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16 August, 2019

Proponents for Above-ground HLW Management Lose in Chiba University Debate

A debate on the advisability of geological disposal of high-level radioactive waste (HLW) was staged recently by students belonging to the Faculty of Education at the Chiba University. Assisted by the Nuclear Waste Management Organization of Japan (NUMO), the students considered whether Japan should cancel the ongoing HLW geological (i.e., underground) disposal project and instead require management above ground.

A course on debate skills, taught by Professor Daisuke Fujikawa at the same university, has enjoyed the involvement of NUMO for the past eight years. This time, the students, while studying debating techniques and methods, attended lectures by nuclear specialists in preparation for the debate. Those who wished to do so also visited nuclear power plants (NPPs), the Horonobe Underground Research Center, and the Japan Proton Accelerator Research Complex (J-PARC).

Two of the ten debate teams in the class (each consisting of from three to five students) were chosen to debate the question publicly. The team on the affirmative side of the proposition—that is, arguing in favor of above-ground HLW management—asserted that the safety of long-term HLW management in dry casks had been demonstrated during the giant earthquake that struck eastern Japan in March 2011, and that partitioning and transmutation technology could reduce toxicity in the future.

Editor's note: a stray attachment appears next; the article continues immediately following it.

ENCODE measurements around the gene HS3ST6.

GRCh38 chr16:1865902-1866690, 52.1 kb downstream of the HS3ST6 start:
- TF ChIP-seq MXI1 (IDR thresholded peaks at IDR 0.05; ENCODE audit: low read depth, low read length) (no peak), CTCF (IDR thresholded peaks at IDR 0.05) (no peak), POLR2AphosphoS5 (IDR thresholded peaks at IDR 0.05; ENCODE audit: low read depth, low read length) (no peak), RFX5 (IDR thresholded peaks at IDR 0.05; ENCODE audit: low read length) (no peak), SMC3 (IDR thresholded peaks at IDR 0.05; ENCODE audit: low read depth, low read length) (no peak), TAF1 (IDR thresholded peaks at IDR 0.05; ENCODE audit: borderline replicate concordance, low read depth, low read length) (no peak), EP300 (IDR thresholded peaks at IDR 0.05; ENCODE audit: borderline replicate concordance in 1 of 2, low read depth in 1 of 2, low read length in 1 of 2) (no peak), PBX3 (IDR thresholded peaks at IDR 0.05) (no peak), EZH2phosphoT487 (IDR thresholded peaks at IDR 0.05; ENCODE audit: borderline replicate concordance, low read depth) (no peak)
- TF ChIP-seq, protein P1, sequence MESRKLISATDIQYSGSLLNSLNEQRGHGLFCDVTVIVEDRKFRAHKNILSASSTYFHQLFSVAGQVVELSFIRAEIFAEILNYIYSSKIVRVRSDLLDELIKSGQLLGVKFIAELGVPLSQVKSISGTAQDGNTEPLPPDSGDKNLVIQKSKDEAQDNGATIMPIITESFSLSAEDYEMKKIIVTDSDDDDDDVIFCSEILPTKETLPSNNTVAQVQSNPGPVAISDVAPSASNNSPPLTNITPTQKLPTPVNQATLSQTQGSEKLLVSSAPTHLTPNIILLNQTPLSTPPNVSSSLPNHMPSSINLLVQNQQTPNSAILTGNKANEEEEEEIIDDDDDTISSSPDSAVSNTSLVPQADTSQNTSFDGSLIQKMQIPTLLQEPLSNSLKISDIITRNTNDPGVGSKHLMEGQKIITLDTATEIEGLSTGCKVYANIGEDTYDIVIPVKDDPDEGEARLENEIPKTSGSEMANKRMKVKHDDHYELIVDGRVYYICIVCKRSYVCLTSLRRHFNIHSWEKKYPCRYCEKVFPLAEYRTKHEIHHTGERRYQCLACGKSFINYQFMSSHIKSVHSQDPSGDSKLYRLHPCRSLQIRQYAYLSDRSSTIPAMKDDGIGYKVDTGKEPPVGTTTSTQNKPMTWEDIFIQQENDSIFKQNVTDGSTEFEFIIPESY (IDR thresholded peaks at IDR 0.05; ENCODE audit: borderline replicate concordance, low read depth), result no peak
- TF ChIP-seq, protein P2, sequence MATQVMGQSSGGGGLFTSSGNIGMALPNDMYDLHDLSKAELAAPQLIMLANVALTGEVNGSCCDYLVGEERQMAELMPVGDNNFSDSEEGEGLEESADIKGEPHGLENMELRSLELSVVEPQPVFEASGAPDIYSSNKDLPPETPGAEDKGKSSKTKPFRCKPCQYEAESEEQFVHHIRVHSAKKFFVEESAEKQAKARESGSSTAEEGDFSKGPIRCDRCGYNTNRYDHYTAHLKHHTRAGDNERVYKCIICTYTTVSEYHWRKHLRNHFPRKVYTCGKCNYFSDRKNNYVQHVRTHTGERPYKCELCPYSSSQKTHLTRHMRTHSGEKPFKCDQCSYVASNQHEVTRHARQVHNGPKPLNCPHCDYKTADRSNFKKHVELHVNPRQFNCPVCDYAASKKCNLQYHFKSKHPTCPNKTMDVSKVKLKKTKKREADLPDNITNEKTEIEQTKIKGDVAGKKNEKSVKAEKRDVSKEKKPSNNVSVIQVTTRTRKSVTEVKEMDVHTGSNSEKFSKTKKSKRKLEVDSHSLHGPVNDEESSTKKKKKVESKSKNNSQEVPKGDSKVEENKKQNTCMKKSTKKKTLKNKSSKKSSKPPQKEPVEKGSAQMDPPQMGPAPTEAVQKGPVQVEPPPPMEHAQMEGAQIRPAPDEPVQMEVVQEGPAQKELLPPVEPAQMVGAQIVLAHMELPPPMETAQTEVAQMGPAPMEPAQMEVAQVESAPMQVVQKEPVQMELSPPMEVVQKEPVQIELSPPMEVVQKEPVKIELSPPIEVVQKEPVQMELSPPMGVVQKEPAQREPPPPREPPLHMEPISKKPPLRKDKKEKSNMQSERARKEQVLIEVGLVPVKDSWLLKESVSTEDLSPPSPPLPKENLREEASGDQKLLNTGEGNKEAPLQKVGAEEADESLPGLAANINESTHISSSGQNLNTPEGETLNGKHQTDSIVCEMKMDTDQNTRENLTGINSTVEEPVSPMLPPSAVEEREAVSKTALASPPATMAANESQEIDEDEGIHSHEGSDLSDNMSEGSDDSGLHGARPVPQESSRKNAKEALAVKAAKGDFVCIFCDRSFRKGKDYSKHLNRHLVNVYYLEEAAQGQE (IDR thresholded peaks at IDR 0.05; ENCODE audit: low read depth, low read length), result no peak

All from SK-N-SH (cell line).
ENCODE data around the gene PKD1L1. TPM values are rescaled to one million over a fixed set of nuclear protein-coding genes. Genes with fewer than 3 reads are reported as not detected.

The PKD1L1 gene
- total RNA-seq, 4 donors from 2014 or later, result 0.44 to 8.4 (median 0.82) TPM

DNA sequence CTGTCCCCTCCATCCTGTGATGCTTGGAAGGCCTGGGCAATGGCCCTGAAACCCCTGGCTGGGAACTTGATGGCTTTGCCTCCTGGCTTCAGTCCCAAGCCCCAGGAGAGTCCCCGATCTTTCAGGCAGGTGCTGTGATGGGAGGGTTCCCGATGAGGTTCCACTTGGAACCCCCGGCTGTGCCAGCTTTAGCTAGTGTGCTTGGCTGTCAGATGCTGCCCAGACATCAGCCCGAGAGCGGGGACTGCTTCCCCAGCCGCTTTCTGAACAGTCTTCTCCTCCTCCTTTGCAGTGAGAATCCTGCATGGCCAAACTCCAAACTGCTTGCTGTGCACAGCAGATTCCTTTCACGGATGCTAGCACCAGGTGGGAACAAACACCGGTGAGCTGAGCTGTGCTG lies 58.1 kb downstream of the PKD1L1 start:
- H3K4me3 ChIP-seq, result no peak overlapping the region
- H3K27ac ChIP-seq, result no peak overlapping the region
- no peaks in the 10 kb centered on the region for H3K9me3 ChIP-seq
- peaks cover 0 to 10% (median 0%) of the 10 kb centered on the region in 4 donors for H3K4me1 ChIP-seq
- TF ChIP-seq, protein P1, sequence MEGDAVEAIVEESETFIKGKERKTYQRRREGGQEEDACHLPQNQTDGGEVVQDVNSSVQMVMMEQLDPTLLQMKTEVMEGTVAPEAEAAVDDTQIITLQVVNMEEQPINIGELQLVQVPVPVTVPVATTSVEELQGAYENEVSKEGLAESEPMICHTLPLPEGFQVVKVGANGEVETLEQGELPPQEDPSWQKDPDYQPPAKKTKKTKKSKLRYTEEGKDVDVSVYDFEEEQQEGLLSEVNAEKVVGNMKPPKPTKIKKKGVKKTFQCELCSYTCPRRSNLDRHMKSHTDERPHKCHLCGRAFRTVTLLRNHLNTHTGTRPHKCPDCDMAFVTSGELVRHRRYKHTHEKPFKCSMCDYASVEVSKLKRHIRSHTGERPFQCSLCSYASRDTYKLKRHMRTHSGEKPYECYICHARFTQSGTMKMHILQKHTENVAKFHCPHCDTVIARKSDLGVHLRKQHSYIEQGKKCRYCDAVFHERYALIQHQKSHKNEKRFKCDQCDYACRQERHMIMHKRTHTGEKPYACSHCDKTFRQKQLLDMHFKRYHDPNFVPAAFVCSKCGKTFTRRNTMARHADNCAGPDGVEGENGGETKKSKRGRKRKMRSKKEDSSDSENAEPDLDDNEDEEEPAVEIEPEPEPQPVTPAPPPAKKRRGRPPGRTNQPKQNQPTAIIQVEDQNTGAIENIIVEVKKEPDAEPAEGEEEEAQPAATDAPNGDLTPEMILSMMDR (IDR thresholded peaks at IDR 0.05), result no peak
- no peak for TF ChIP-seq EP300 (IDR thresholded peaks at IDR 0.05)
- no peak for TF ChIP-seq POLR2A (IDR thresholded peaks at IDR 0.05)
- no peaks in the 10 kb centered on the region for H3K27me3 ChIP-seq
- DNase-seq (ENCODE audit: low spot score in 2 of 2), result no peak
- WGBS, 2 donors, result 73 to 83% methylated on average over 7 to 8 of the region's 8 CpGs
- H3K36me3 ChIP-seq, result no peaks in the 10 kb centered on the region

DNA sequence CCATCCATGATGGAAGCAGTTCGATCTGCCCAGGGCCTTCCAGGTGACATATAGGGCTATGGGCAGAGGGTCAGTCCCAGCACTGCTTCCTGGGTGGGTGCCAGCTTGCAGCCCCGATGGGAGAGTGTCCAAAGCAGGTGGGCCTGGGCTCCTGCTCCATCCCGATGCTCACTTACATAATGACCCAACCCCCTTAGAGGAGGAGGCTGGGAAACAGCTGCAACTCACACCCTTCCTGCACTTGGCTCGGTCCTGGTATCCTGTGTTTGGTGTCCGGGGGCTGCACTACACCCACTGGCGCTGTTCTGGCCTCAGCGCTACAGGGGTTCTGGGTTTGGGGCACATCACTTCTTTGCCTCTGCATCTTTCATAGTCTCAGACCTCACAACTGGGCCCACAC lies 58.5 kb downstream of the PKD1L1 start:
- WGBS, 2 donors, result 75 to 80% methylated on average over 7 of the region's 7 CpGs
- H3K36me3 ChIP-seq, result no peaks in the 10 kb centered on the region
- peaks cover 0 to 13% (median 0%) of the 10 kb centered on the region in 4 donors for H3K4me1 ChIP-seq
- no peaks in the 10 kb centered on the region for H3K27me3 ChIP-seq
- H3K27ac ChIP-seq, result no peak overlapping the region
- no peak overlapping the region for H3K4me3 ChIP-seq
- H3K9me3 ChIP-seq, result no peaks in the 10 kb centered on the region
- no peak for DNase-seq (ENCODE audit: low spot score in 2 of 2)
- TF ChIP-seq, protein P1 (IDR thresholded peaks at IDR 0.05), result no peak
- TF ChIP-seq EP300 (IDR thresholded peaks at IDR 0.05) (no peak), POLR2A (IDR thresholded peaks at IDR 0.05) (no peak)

In a show of hands, nineteen voted for the team arguing for the proposition, while ten voted for the team arguing against it.

Meanwhile, the team on the negative side on the proposition—that is, arguing against the abandonment of geological disposal—asserted that the waste would remain toxic even after partitioning and transmutation. They also argued that management above ground was inherently risky, and that huge costs would be incurred in continuing it indefinitely. The debate was most heated on the issues of safety and cost.

Professor Fujikawa, announcing the results, said that the deciding factor was how well the teams explained “long-term safety.”

The debaters themselves seemed to agree that their personal understanding of geological disposal had been greatly improved as a result of the debate, but that they needed to further enhance their communication skills.

NUMO supports programs such as this as a means to bolster education and reach out to the younger generation. It has been involved with the debate course at Chiba University since 2012. During that time, many students who have taken the course have said that they would like to become teachers and teach about geological disposal in the future.

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